Pretoria: 24 July 2017
Port St Johns, a small coastal town along the Indian Ocean in the Eastern Cape, almost midway between the port cities of Durban and East London, is beyond itself with excitement over a series of programmes intended to equip local youth with maritime related skills and possible creation of badly needed jobs.
The multi-stream maritime related skills development programme also involving a degree of corporate social investment, is driven by the South African Maritime Safety Authority (SAMSA) along with partners including the KwaZulu-Natal Sharks Board Harambee, as well as the Eastern Cape provincial and local municipalities.
The basic maritime skills development initiatives relate to coastal marine tourism in two streams; cruise tourism under a Maritime Youth Development Programme, and a Coastal and Marine Tourism and Youth Leadership path involving youth training in sea diving, life guarding, and related skills.
Training under the programmes began in early July involving an initial group of 50 youths in the cruise tourism stream, and about 35 youths in the Coastal and Marine and Youth Leadership stream.
The cruise tourism youth skills development stream, formally launched by SAMSA together with the Eastern Cape Government and Harambee in East London on 14 July, anticipates the placement of the youths on cruise vessels around the world by as early as September 2017, after which a second and third batches of youths will also undergo training.
The other stream involving the 35 youths and involving the KwaZulu-Natal Sharks Board, is also already underway with training, with completion also earmarked for August 2017.
Alongside these youths skills development initiatives in marine and maritime related basic skills, is an assessment process of various tourism facilities in the area, inclusive of accommodation and hiking trails for possible assistance in promotion in tourism markets.
The initiatives come also against the backdrop of Port St Johns, located in an area of some 1,291 km² that falls under the O.R Tambo district municipalities, having been earmarked as the host for this year’s country celebrations of the World Maritime Day in the last week of September.
When once formally confirmed as host, this little town along the Eastern Cape’s 800km coastline – the second longest of the country’s four provinces bordering the oceans – and known more for its picturesque landscape through which the Umzimvubu River meets the sea, as well as pristine beaches and hiking trails that are a constant hit with domestic and foreign tourists alike, it will be the first time that the International Maritime Organization (IMO) driven annual event is held at a coastal town outside of South Africa’s major commercial port cities.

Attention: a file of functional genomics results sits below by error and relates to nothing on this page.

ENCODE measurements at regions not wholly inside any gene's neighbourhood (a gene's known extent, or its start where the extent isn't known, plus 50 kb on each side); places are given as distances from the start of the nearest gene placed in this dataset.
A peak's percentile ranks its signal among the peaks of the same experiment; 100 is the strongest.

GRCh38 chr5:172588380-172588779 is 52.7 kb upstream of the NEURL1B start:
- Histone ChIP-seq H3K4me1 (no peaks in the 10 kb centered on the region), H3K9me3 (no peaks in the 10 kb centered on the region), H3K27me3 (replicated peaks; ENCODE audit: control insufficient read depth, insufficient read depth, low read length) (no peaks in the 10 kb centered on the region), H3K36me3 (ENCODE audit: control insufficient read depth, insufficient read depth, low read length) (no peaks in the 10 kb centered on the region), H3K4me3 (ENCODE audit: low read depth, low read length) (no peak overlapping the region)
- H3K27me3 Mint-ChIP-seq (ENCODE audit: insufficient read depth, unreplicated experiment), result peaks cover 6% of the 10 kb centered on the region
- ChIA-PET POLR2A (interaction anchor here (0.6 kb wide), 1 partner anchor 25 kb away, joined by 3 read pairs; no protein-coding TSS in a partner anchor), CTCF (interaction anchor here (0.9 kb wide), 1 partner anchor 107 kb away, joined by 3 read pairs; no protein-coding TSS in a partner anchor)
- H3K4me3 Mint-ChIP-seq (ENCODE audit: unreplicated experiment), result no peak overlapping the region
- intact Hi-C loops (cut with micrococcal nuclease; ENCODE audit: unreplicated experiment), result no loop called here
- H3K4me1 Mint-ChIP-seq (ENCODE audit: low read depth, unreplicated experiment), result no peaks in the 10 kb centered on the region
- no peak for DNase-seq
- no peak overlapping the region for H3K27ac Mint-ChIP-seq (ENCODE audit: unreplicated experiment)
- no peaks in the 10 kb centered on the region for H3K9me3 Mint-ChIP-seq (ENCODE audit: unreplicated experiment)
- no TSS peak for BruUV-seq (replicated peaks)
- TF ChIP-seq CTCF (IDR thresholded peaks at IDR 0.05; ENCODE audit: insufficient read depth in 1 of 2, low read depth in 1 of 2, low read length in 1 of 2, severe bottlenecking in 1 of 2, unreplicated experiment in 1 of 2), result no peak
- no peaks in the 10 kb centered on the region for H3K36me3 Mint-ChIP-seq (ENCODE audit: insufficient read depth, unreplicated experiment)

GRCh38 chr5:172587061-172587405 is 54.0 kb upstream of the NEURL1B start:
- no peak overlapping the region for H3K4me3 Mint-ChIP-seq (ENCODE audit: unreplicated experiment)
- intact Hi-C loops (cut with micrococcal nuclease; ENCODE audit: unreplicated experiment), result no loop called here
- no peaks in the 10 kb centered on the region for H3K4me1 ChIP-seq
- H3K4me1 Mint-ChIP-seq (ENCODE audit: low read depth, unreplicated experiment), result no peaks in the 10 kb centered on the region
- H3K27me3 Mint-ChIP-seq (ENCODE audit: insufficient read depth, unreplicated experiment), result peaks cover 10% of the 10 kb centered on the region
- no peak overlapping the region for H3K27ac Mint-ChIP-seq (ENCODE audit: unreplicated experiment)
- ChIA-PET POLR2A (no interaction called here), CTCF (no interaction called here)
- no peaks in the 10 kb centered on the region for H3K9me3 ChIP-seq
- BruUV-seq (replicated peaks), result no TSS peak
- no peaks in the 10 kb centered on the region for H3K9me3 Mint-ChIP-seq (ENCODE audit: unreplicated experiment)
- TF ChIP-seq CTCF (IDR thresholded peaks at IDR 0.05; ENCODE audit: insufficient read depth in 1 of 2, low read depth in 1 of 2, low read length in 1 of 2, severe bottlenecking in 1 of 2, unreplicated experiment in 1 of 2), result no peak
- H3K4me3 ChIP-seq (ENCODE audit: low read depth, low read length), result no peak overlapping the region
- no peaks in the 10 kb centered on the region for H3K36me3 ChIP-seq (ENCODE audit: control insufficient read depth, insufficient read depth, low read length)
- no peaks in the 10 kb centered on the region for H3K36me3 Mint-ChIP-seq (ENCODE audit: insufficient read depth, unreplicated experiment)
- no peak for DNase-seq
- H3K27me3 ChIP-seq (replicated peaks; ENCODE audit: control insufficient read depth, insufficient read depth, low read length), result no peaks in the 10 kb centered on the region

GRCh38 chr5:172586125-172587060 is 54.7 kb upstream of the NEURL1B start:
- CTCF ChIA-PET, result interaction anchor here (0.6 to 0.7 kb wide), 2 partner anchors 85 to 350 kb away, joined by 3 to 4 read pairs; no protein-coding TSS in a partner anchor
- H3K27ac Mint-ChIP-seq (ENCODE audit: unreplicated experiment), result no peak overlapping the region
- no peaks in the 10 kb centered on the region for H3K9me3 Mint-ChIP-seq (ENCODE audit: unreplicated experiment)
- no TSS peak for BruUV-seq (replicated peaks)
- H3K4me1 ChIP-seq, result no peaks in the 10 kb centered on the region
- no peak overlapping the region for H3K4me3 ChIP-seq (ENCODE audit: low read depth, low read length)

The staging of the World Maritime Day in Port St Johns in September according to the town’s mayor Ms Lindelwa Rolobile, may also just be the catalyst needed to draw more attention to the area’s potential for bigger contribution to the country’s maritime economic development currently pursued under the Operation Phakisa (Oceans Economy) initiative.
The town quietly harbours hope for development of a small fishing industry launchpad. There are claims that it had been promised.
However, Ms Rolobile believes that in addition to tourism – in a coastal area also known worldwide for some spectacular shipwrecks over the years, including the sea cruise vessel; the Oceanos – Port St Johns can also be a hub for small to medium sea craft manufacturing.
An elated Ms Rolobile has described the much needed focus in the area by SAMSA as exciting and a long needed intervention particularly with regards youths skilling and possible creation of much needed jobs in an area of the country where youth unemployment is extremely high.
Speaking during the launch of the MYDP strand of the programme in East London recently, Ms Rolobile praised SAMSA for living up to a ‘promise’ it had made to the town back in 2012.
She also applauded the partnerships the organization has established with various other players in pursuit of realization of the socio-economic enhancement initiatives.
To listen to her remarks, Click Here.
Meanwhile, one of the youths from Port St Johns involved in the marine and maritime basic skills development programme, Mr Siphamandla Masikode, committed to making the best of the opportunities that were emerging for youths in his hometown.
Involved in the cruise tourism skills development stream under the Maritime Youth Development Programme, Mr Masikode said he considered himself lucky to have made it into the first group of 150 youths and hoped he would make it also in the first 50 who started formal training a week ago.
To listen to his remarks, Click Here.